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How a dip in tech job openings is connected to Austin's housing market

(Downtown Austin Alliance/Twitter)

As the housing market cools, so too are tech jobs.


A new analysis by career website Dice shows that tech job postings in Austin slipped from a May high of 11,977 down to 9,536 in June. The analysis looked at tech job postings across the country, noting that hiring growth in some areas might be impacted by a cooling housing market.

In Austin, the slowdown appears to be in full force, as real estate services firm Redfin said it was among the housing markets that have cooled the fastest in the first half of this year. High mortgage rates and unsustainable price growth drove demand down, Redfin noted.

In Dice’s tracking of tech job posts, the recent dip stands out. The previous drop from March to April of this year was only about 100 postings.

Though it was followed by a sharp rise of more than 5,000 job postings from April to May, Austin may start seeing a leveling out of its popularity. After the past couple of years saw migration to tech hubs like Austin, Charlotte and Phoenix, people now might be staying put, says Dice. So, they anticipate a “plateau in growth.”

But that doesn’t mean Austin’s reign as a tech staple is ending. Dice reported total tech job postings year over year were up 39% in the capital city.

“Traditional tech hubs like New York City, Chicago, Atlanta, San Francisco and Austin all continue to lead the way in total tech job postings and are showing tremendous growth year over year,” the report says.

What’s more, is that Austin has outperformed tech rival Seattle. While Dice listed its year over year growth percentage as higher than Austin’s, Dice pointed to hiring slowdowns at Microsoft and Amazon, which are two of the biggest employers in the region.

When it comes to Austin’s major employers, the Chamber of Commerce pointed to Samsung and Tesla as driving record job growth in Central Texas last year. Since then, Tesla has faced possible hiring pauses and Samsung has explored wider growth in the region as it considers an almost $200 billion investment with 11 new facilities.

As for statewide trends, Texas as a whole has its work cut out if it wants to compete against the Golden State. Job postings in California and Texas alone account for 24% of total postings, keeping them firmly at the top of the list, Dice’s analysis says.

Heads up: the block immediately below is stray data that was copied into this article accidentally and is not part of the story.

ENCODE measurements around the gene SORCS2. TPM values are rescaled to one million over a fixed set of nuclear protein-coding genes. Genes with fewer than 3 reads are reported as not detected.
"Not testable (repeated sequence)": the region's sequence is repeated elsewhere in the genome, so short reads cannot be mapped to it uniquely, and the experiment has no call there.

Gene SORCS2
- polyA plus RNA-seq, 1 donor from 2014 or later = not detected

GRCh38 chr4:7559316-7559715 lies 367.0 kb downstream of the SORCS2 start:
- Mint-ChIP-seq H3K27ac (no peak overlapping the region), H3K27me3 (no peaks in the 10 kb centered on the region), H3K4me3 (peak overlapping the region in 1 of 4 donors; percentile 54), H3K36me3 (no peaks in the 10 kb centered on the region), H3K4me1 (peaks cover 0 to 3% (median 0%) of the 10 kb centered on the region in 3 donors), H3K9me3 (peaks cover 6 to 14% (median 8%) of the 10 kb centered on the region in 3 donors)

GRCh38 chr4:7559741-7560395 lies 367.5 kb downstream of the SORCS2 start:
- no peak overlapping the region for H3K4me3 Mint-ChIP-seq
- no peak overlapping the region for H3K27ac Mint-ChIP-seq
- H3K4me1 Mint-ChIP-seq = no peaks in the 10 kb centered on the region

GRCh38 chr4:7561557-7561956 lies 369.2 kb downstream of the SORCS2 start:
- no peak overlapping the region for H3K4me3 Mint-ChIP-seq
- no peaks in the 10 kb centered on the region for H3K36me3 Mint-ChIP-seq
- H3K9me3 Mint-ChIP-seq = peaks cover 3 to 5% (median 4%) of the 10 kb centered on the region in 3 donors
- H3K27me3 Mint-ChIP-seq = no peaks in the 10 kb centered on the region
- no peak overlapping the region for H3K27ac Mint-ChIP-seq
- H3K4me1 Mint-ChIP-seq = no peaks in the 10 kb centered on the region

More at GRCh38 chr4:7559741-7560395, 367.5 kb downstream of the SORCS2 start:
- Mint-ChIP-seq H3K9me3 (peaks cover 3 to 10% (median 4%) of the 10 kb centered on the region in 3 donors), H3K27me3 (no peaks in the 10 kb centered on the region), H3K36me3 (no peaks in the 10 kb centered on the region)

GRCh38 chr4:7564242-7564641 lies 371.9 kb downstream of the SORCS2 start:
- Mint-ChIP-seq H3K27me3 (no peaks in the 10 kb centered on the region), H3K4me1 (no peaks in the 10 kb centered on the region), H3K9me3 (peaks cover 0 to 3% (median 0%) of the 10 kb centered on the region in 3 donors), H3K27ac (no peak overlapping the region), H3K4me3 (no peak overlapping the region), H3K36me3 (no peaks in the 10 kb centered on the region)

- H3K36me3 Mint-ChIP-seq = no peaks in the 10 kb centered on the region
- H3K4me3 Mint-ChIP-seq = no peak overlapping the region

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With deposition and trial looming, Elon Musk has offered $44B for Twitter, again
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Elon Musk has proposed once again to buy Twitter for $54.20 a share.

The news that Musk is offering to carry on with the $44 billion buyout was first reported by Bloomberg. Now, a filing with the Securities and Exchange Commission shows Musk made the proposal in a letter to the tech giant on Monday.

The New York Stock Exchange temporarily halted trading in Twitter stock twice Tuesday, first because of a big price move and the second time for a news event, presumably the announcement of Musk's renewed offer.

While the per share offer price on this latest proposal remains the same as the original offer, it’s unclear if Musk has made other term changes or if Twitter would reject it. According to other reports, a deal could be reached this week.

The stock closed at $52.00/share Tuesday, indicating market uncertainty around the $54.20 offer.

After Musk informed Twitter of plans to terminate the original agreement in July, Twitter sued. A trial has been expected in Delaware Chancery Court on Oct. 17.

With the proposition of a buyout on the table again, it revives the question of whether Musk might move Twitter from San Francisco to Central Texas.

He’s done so with some of his other companies. Tesla’s headquarters in southeast Travis County had its grand opening earlier this year and tunneling business The Boring Company moved to Pflugerville. At least two other Musk companies, SpaceX and Neuralink, have a Central Texas presence without being headquartered here.

Technology journalist Nilay Patel this afternoon voiced concerns that owning Twitter and Tesla together could be problematic for Musk, as his Tesla manufacturing facilities in Germany and China are both in countries that have disputes with Twitter over content moderation and censorship.

Telsa shares fell after the Twitter news became public, before rallying to close up, at $249.44.